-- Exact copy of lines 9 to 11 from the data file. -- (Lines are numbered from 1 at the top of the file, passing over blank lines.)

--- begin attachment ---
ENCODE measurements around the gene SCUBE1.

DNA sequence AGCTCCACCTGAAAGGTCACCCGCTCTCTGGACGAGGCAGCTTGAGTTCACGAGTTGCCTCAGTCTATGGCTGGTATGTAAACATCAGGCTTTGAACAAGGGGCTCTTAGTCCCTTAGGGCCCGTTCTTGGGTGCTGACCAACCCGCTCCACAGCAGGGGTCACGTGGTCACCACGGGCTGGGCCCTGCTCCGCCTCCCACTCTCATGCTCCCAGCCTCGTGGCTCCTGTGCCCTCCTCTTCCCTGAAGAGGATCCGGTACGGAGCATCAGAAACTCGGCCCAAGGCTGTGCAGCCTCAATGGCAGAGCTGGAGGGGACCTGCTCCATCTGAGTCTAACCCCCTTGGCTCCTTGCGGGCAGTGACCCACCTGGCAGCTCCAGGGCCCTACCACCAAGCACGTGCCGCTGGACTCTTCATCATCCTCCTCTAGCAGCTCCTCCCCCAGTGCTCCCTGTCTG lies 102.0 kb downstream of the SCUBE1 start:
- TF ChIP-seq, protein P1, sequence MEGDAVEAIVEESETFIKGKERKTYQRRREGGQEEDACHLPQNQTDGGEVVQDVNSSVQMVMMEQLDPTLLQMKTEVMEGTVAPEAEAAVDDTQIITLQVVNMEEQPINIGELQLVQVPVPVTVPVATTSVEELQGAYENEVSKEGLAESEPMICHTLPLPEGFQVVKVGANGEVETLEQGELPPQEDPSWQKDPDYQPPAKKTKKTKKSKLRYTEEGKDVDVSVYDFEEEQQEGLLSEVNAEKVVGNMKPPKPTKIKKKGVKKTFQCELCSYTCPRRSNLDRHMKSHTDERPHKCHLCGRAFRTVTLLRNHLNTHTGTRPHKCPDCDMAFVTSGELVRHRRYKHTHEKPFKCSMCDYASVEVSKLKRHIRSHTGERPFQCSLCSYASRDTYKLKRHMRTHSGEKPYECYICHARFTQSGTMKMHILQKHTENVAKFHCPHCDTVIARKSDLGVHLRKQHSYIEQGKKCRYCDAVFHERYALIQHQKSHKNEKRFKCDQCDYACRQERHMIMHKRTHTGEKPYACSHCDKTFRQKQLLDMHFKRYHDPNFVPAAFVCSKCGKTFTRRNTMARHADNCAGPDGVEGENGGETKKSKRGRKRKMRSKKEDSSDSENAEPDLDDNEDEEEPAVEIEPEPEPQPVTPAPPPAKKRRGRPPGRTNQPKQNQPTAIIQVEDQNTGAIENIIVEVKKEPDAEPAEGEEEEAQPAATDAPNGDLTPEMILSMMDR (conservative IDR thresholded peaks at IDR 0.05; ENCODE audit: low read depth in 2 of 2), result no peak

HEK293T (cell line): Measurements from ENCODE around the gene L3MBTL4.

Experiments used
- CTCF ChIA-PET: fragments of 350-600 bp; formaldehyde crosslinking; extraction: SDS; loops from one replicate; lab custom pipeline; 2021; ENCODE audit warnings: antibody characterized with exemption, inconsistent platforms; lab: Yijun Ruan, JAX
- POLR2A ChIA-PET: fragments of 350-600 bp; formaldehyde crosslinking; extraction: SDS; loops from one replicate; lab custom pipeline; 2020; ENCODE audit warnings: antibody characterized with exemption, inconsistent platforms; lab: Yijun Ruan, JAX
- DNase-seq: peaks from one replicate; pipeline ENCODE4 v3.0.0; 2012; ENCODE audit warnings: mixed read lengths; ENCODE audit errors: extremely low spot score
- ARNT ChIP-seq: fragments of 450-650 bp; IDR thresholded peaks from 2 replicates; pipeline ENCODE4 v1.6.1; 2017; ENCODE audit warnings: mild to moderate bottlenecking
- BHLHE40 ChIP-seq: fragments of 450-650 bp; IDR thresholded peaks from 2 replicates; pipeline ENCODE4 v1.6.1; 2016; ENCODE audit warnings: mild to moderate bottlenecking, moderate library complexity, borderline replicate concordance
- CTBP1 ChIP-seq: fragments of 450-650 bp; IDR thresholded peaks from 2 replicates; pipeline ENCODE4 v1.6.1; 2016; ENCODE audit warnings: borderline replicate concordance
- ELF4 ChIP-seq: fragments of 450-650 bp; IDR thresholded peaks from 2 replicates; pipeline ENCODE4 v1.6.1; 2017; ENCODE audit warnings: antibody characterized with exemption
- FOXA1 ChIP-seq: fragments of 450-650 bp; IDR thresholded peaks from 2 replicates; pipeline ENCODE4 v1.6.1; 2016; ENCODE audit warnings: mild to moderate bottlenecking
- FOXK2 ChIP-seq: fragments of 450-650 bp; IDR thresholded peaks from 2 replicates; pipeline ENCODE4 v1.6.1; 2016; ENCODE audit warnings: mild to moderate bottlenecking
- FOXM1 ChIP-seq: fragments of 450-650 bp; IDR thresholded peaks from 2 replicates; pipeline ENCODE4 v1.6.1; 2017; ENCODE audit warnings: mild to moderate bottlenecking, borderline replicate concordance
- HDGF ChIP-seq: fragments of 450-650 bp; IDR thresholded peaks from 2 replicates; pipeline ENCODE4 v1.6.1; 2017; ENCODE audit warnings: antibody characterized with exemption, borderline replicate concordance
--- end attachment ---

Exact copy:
- ARNT ChIP-seq: fragments of 450-650 bp; IDR thresholded peaks from 2 replicates; pipeline ENCODE4 v1.6.1; 2017; ENCODE audit warnings: mild to moderate bottlenecking
- BHLHE40 ChIP-seq: fragments of 450-650 bp; IDR thresholded peaks from 2 replicates; pipeline ENCODE4 v1.6.1; 2016; ENCODE audit warnings: mild to moderate bottlenecking, moderate library complexity, borderline replicate concordance
- CTBP1 ChIP-seq: fragments of 450-650 bp; IDR thresholded peaks from 2 replicates; pipeline ENCODE4 v1.6.1; 2016; ENCODE audit warnings: borderline replicate concordance